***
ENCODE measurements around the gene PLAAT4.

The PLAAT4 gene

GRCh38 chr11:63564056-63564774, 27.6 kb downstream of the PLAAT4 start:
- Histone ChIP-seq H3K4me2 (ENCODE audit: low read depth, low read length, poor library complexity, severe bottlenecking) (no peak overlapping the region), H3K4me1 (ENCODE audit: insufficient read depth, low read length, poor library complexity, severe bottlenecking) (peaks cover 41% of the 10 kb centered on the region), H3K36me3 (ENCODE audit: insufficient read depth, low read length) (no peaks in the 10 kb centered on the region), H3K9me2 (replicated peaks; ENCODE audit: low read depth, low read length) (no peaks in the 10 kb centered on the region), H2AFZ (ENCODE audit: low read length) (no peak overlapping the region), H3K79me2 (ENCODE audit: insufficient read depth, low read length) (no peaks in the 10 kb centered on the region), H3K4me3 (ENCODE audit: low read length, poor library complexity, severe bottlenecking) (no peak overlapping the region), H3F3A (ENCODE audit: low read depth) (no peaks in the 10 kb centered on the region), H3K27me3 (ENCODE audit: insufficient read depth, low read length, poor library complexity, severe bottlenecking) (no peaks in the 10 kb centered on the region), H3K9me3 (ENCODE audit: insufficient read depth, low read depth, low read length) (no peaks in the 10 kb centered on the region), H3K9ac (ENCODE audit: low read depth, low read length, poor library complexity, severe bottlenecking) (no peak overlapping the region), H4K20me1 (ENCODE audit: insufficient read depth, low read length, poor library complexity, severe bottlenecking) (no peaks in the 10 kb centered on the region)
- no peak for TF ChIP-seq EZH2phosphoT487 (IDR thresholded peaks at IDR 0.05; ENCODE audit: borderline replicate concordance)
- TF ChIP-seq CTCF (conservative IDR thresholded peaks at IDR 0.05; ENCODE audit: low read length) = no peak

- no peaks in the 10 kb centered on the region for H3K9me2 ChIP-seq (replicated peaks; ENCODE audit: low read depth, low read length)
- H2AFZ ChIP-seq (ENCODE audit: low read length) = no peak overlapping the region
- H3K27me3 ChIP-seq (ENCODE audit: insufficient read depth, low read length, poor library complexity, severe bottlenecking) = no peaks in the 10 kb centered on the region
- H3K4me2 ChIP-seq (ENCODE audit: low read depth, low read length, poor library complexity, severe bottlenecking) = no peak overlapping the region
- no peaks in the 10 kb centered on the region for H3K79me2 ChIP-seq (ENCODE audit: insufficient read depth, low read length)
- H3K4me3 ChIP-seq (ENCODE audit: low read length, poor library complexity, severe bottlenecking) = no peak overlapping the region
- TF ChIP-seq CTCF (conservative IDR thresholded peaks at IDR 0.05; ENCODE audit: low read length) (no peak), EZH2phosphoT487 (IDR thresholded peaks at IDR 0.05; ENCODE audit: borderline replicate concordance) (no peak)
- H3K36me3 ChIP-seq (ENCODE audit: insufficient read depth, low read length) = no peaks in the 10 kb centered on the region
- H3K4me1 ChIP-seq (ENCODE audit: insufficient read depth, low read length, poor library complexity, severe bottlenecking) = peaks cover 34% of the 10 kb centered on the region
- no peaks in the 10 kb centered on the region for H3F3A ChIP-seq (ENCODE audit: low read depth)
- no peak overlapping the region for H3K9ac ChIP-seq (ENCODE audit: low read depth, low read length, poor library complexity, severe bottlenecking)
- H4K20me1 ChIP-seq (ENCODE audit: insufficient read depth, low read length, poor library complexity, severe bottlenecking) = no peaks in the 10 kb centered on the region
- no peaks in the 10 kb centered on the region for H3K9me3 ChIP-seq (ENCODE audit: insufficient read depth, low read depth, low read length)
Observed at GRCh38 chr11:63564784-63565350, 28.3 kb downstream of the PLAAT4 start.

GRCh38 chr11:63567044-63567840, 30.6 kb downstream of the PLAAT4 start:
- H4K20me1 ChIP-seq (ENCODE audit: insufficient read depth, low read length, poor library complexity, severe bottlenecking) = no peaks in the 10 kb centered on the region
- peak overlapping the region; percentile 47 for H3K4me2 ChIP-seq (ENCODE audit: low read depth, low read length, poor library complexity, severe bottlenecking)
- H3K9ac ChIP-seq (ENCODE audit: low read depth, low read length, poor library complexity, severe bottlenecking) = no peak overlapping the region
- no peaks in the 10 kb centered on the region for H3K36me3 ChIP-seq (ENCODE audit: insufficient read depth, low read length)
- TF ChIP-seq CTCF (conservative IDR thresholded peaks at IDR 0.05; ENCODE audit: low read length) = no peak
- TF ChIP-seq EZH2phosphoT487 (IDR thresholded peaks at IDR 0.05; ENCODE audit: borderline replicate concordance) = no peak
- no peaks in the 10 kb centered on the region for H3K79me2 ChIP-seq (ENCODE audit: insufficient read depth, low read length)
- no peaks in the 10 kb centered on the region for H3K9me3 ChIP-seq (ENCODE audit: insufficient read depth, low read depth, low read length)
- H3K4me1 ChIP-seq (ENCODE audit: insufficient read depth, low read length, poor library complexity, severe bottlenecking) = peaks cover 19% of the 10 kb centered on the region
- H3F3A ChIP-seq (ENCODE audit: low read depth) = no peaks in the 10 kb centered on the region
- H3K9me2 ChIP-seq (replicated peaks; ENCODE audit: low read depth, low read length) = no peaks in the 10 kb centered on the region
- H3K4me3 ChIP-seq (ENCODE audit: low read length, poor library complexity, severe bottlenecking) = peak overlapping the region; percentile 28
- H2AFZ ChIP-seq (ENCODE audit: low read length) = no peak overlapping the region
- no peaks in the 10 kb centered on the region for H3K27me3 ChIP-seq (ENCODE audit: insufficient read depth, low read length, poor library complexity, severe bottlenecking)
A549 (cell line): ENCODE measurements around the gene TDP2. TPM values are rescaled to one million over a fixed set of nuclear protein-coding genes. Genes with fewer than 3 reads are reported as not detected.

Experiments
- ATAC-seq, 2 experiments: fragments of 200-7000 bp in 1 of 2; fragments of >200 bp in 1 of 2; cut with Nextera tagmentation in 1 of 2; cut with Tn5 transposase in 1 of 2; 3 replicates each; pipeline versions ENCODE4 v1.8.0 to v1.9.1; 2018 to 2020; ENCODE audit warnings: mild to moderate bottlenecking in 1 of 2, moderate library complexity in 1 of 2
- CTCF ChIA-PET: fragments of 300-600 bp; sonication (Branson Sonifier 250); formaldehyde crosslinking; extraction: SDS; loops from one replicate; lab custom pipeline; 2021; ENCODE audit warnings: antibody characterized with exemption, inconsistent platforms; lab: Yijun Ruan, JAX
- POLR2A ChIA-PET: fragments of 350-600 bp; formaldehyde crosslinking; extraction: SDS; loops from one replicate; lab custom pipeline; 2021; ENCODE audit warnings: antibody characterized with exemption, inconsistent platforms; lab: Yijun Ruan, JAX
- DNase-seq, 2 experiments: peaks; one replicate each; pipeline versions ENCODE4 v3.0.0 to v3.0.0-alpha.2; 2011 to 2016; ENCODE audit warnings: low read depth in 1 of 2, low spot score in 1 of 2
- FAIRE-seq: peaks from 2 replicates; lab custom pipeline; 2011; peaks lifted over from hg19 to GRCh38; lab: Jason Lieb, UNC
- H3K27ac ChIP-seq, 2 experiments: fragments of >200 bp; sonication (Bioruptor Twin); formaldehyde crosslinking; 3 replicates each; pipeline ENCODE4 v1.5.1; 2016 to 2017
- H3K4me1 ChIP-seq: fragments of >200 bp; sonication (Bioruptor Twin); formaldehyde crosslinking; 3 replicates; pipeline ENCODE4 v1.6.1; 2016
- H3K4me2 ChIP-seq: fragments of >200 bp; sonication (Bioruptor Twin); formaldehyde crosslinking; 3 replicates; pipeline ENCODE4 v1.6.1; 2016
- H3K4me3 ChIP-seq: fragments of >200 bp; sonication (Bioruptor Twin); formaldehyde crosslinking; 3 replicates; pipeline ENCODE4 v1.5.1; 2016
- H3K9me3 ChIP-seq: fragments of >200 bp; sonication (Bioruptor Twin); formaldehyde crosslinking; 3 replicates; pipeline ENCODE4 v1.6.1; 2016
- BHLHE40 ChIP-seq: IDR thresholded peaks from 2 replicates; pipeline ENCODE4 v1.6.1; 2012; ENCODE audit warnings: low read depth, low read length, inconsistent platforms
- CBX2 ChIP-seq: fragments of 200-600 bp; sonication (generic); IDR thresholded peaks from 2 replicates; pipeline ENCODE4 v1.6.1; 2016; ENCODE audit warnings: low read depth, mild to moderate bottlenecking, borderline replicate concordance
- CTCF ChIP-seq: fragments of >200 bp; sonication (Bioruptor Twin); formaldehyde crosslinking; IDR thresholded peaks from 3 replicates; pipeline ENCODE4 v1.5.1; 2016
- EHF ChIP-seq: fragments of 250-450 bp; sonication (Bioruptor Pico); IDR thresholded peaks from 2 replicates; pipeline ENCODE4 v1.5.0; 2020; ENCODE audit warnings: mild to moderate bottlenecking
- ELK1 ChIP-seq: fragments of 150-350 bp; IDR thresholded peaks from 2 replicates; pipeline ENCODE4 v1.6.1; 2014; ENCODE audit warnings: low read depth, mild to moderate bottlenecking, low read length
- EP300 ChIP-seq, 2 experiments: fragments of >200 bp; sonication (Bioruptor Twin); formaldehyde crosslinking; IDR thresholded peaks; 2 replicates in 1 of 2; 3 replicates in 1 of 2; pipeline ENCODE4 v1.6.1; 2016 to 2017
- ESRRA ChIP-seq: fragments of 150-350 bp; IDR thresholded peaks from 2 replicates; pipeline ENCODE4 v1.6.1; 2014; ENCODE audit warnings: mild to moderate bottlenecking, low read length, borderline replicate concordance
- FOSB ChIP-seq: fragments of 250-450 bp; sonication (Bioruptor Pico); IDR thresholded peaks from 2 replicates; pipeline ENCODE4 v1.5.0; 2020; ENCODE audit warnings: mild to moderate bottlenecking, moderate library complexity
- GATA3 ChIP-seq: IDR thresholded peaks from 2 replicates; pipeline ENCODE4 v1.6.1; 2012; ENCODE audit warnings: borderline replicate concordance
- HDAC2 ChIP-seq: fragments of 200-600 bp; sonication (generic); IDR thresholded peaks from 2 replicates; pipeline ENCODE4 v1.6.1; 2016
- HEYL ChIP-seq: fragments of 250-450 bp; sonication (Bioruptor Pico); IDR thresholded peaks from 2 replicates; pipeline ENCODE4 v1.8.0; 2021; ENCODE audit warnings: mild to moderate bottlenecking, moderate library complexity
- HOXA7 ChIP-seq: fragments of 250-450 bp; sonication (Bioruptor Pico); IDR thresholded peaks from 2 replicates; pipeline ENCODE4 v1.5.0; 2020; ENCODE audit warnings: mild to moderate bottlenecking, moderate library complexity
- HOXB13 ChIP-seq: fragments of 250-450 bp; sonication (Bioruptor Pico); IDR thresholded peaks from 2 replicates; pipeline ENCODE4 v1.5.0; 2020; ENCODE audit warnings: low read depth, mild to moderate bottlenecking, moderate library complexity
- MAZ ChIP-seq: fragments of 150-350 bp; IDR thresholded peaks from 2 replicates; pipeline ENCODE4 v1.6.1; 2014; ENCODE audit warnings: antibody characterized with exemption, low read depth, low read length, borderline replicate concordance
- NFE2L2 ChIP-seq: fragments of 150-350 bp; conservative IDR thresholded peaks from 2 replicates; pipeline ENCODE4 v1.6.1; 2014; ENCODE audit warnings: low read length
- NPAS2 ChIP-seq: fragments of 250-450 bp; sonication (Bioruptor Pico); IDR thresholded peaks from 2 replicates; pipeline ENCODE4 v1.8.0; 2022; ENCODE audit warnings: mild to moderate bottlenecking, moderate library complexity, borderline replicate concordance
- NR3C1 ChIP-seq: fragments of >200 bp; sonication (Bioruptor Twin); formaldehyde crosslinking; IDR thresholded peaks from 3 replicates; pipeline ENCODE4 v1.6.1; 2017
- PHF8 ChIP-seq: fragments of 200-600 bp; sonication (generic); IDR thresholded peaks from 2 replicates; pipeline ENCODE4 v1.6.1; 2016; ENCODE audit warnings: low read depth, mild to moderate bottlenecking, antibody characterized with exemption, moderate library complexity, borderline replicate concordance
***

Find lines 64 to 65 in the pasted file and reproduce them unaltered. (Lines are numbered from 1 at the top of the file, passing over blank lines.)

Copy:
- NR3C1 ChIP-seq: fragments of >200 bp; sonication (Bioruptor Twin); formaldehyde crosslinking; IDR thresholded peaks from 3 replicates; pipeline ENCODE4 v1.6.1; 2017
- PHF8 ChIP-seq: fragments of 200-600 bp; sonication (generic); IDR thresholded peaks from 2 replicates; pipeline ENCODE4 v1.6.1; 2016; ENCODE audit warnings: low read depth, mild to moderate bottlenecking, antibody characterized with exemption, moderate library complexity, borderline replicate concordance